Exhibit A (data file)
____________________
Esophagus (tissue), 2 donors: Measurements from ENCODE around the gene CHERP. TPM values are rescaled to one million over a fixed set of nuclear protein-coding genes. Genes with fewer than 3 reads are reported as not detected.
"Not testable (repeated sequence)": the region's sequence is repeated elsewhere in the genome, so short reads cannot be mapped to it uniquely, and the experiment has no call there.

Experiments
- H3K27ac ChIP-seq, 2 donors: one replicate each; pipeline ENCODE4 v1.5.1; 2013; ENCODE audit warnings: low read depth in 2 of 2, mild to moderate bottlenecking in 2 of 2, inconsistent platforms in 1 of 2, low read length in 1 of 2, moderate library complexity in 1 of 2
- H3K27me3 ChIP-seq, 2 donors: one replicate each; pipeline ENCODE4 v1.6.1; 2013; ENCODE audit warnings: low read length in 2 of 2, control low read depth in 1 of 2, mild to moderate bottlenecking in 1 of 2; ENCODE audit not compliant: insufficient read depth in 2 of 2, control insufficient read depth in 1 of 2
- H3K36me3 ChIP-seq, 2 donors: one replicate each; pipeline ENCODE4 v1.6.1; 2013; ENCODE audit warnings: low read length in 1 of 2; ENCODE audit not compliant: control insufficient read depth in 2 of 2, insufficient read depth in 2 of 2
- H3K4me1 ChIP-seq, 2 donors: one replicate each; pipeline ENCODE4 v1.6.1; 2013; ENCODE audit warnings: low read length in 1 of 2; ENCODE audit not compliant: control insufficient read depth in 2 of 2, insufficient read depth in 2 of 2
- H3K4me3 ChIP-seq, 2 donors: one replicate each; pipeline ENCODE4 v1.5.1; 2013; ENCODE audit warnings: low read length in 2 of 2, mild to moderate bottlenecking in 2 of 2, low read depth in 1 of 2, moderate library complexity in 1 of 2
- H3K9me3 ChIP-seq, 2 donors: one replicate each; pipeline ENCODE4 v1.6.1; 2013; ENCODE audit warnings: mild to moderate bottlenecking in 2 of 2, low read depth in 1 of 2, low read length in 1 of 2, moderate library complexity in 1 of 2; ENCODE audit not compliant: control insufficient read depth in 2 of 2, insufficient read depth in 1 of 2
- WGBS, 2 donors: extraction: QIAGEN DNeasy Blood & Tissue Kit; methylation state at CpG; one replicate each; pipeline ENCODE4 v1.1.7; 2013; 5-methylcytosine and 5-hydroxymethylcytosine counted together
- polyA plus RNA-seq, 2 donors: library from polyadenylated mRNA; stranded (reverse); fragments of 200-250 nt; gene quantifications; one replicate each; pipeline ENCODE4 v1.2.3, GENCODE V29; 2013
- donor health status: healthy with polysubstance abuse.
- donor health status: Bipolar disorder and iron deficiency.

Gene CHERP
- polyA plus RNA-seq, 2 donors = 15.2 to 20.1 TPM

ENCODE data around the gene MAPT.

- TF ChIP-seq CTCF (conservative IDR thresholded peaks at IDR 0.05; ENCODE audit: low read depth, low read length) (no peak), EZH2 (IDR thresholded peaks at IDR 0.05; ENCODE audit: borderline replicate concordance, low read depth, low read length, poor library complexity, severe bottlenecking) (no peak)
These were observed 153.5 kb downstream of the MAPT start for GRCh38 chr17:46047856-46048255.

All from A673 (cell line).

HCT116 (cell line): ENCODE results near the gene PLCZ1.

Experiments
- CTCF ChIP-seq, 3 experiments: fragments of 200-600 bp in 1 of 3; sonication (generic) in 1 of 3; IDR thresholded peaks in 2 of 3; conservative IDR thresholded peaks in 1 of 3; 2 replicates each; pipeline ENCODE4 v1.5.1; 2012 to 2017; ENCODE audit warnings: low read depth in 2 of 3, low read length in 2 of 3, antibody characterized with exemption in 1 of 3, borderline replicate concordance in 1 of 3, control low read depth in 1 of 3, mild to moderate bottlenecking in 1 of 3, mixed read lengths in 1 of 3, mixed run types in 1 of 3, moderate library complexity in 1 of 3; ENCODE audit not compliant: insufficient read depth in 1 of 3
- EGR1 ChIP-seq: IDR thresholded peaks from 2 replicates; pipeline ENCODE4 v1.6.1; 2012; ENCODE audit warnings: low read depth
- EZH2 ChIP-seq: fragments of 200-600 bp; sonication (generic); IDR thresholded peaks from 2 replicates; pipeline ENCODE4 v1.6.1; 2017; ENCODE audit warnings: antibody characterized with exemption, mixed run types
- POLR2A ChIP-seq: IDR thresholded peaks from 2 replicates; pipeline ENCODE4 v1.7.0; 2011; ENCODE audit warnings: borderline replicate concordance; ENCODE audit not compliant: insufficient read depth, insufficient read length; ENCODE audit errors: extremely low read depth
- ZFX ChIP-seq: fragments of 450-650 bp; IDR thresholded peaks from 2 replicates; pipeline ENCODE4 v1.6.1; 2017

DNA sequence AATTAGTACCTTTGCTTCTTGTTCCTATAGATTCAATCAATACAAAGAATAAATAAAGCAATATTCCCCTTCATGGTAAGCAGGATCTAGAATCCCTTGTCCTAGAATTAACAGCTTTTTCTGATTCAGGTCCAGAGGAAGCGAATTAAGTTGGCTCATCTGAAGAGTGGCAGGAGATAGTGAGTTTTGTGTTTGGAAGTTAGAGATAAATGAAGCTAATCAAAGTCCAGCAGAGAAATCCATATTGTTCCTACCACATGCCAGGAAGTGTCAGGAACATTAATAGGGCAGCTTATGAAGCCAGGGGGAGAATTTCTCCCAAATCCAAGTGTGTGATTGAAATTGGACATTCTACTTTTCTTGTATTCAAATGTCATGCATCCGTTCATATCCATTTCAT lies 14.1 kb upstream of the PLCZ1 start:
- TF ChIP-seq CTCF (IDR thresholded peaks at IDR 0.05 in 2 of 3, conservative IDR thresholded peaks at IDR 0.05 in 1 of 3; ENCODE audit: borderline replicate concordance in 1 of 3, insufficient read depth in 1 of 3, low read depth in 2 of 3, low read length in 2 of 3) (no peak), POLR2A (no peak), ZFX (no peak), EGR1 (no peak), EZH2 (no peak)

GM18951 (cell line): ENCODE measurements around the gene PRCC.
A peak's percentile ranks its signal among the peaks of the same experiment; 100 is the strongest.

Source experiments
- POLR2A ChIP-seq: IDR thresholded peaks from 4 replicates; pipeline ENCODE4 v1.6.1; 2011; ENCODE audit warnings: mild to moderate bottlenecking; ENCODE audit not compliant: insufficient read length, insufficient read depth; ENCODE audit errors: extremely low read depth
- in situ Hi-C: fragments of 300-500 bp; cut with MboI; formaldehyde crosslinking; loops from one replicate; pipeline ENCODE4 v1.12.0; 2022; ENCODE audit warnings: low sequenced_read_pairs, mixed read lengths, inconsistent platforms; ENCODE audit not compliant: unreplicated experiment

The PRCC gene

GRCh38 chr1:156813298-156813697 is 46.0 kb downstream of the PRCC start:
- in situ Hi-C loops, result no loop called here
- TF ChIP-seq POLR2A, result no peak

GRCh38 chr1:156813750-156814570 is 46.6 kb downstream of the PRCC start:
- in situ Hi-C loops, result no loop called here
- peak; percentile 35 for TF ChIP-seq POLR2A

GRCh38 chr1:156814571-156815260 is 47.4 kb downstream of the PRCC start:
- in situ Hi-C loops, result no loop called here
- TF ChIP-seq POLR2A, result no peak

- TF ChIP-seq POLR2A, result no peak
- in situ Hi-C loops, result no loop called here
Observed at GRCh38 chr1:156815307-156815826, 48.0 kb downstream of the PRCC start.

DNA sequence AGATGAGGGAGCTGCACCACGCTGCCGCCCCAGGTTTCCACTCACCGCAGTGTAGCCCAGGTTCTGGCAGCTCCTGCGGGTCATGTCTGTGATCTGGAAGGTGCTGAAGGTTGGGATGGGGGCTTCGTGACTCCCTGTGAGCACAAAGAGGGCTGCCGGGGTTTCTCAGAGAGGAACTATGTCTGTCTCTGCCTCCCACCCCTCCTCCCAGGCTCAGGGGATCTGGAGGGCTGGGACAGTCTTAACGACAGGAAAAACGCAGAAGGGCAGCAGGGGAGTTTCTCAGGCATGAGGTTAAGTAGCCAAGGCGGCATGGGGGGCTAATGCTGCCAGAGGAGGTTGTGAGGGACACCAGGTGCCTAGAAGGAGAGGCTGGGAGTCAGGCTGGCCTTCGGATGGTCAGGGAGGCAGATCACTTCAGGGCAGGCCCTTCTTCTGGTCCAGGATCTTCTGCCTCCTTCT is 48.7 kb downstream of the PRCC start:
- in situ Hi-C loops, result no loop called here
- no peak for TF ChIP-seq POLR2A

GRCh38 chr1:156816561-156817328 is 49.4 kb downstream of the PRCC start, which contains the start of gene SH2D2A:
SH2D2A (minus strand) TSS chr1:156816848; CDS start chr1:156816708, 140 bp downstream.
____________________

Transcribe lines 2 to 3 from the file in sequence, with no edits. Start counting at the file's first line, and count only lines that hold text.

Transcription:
"Not testable (repeated sequence)": the region's sequence is repeated elsewhere in the genome, so short reads cannot be mapped to it uniquely, and the experiment has no call there.

Experiments